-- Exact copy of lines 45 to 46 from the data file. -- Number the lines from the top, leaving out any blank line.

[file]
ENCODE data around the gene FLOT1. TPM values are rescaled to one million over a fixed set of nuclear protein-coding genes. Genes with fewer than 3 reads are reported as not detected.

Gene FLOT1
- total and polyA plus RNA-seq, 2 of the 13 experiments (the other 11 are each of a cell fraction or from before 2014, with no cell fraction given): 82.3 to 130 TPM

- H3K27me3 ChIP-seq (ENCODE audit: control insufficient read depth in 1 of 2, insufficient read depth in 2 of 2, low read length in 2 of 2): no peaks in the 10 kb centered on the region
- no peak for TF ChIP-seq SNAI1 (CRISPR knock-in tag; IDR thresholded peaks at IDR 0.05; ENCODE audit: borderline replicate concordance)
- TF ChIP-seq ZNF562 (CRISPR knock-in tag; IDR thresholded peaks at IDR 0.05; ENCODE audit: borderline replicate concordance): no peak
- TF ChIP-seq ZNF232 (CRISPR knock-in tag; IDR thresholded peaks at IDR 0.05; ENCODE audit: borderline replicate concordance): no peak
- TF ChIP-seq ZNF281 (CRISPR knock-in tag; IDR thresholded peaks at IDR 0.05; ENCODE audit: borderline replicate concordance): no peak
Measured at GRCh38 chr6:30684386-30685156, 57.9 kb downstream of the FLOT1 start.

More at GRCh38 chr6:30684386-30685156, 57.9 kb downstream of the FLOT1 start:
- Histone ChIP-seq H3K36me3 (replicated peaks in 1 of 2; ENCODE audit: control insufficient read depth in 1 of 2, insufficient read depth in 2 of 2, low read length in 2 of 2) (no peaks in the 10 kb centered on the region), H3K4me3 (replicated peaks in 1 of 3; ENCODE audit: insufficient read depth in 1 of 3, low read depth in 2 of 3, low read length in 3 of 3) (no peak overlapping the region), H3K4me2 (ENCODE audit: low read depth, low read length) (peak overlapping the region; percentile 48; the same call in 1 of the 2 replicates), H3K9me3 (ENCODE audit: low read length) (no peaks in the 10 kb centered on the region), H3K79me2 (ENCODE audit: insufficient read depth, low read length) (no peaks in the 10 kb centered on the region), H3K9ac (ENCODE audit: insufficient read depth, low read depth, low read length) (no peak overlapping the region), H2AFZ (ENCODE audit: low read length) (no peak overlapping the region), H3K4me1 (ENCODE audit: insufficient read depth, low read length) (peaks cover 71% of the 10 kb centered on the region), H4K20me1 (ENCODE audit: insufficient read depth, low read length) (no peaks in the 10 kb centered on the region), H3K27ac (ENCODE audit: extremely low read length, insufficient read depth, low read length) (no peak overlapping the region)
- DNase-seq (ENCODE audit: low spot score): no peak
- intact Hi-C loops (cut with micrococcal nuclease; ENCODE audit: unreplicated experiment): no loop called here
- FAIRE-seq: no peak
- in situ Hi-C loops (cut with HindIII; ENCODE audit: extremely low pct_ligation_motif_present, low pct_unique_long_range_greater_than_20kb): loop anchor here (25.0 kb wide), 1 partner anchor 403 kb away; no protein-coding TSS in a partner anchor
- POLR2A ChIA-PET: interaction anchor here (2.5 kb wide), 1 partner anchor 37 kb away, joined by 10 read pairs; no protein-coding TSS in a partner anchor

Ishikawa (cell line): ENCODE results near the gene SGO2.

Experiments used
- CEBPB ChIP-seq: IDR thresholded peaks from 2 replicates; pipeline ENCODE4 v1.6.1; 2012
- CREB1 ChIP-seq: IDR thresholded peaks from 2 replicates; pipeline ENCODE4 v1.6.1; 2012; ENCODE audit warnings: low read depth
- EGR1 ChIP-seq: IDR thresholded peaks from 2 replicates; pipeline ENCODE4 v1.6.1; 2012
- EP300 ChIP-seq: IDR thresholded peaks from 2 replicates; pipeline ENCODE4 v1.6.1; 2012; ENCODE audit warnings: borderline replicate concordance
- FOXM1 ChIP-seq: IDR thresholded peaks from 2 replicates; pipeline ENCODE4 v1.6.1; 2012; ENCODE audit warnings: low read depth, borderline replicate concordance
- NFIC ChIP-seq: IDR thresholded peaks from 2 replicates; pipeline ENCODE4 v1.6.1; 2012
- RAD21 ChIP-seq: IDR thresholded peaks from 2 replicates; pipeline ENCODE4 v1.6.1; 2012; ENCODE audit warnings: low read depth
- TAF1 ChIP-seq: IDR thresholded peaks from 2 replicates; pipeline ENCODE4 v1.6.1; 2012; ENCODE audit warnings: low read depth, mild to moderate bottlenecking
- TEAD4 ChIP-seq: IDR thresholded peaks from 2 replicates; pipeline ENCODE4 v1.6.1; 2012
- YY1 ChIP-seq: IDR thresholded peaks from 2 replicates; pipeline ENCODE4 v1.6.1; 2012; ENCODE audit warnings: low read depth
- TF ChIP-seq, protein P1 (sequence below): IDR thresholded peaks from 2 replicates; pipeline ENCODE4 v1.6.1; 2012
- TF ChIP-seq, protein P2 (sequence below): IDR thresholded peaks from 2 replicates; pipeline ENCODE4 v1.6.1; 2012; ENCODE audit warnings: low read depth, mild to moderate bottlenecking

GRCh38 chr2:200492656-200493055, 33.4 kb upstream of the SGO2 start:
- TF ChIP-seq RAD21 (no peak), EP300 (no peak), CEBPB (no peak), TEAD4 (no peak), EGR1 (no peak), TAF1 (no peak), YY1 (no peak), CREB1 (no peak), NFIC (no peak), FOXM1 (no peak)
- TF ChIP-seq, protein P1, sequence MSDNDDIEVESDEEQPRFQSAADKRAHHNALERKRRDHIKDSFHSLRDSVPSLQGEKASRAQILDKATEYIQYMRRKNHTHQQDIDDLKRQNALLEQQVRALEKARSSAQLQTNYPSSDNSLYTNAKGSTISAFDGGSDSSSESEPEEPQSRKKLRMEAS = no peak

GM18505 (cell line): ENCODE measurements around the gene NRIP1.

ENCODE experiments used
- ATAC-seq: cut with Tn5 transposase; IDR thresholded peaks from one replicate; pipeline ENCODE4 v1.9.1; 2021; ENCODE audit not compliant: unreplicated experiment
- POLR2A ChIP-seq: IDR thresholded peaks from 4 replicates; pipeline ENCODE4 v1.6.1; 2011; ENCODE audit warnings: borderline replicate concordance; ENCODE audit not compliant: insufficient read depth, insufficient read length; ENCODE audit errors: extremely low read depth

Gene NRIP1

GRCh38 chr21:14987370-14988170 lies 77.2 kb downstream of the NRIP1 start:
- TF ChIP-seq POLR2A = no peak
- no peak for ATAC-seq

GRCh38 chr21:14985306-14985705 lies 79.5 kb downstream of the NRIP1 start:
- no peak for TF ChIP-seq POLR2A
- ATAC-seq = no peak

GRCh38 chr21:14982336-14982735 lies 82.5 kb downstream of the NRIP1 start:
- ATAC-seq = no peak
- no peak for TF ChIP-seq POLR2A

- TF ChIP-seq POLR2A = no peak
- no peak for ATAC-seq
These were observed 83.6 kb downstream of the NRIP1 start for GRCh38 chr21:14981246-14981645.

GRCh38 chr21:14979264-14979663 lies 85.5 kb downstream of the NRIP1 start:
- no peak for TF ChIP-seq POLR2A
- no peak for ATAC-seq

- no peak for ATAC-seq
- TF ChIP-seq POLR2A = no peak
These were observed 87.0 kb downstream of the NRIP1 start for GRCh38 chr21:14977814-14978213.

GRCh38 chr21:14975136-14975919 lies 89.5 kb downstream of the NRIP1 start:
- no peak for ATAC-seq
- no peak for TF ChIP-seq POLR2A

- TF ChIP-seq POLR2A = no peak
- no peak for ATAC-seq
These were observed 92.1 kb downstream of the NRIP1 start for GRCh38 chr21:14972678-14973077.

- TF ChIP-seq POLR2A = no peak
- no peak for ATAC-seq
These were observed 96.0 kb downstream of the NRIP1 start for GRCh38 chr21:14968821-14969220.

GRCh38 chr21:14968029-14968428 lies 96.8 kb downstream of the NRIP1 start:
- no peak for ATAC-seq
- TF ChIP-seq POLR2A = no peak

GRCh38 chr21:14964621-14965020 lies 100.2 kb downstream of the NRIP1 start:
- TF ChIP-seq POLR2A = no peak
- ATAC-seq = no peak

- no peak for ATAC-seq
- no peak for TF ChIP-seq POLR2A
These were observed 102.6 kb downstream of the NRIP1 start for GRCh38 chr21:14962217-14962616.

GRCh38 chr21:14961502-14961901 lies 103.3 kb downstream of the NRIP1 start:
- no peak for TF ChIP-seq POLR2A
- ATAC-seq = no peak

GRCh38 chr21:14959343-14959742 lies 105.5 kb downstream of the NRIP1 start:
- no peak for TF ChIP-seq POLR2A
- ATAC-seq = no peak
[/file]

GRCh38 chr21:14982336-14982735 lies 82.5 kb downstream of the NRIP1 start:
- ATAC-seq = no peak